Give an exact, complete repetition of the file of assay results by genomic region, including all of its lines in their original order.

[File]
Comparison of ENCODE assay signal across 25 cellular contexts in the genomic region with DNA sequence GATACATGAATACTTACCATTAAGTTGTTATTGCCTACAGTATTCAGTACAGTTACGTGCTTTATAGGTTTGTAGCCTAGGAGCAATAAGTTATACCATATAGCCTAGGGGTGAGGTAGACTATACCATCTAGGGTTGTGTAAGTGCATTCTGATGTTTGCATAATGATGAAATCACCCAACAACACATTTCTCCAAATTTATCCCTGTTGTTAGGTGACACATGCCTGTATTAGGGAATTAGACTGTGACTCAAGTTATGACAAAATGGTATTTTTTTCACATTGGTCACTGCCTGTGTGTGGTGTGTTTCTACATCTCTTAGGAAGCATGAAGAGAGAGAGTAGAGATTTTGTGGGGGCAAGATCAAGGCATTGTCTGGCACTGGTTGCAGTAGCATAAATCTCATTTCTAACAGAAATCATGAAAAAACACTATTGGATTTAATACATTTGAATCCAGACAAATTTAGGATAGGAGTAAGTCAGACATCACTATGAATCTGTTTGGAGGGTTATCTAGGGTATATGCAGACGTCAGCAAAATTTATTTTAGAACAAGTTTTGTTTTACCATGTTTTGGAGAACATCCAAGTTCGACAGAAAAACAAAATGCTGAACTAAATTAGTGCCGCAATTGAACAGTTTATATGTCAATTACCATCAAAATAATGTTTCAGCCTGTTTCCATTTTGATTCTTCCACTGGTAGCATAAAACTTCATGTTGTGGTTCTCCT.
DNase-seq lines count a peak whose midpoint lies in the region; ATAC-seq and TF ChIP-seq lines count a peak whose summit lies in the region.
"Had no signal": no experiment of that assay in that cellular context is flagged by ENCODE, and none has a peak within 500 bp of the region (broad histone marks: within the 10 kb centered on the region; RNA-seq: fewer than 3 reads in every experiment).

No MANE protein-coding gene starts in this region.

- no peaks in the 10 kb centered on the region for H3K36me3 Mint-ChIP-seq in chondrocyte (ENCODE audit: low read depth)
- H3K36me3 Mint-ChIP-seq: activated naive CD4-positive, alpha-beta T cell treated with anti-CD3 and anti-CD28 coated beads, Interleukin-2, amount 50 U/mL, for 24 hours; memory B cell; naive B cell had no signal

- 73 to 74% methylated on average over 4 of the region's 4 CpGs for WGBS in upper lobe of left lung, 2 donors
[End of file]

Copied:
Comparison of ENCODE assay signal across 25 cellular contexts in the genomic region with DNA sequence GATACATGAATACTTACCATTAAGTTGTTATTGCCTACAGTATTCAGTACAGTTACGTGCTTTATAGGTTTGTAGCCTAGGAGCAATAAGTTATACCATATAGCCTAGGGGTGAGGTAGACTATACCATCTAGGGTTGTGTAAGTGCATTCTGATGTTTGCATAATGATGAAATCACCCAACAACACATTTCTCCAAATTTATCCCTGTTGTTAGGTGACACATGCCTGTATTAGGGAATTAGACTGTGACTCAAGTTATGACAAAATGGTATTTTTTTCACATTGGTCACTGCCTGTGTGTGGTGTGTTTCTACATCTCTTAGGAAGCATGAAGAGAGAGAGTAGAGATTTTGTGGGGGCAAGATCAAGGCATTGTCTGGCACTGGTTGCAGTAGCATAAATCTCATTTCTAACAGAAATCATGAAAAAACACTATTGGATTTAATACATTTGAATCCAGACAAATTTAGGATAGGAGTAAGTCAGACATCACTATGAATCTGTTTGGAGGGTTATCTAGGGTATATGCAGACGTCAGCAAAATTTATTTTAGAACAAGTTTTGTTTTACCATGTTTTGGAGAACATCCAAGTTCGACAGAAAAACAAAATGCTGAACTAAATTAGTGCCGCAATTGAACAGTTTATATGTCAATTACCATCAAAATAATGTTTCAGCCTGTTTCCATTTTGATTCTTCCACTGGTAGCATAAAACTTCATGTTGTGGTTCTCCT.
DNase-seq lines count a peak whose midpoint lies in the region; ATAC-seq and TF ChIP-seq lines count a peak whose summit lies in the region.
"Had no signal": no experiment of that assay in that cellular context is flagged by ENCODE, and none has a peak within 500 bp of the region (broad histone marks: within the 10 kb centered on the region; RNA-seq: fewer than 3 reads in every experiment).

No MANE protein-coding gene starts in this region.

- no peaks in the 10 kb centered on the region for H3K36me3 Mint-ChIP-seq in chondrocyte (ENCODE audit: low read depth)
- H3K36me3 Mint-ChIP-seq: activated naive CD4-positive, alpha-beta T cell treated with anti-CD3 and anti-CD28 coated beads, Interleukin-2, amount 50 U/mL, for 24 hours; memory B cell; naive B cell had no signal

- 73 to 74% methylated on average over 4 of the region's 4 CpGs for WGBS in upper lobe of left lung, 2 donors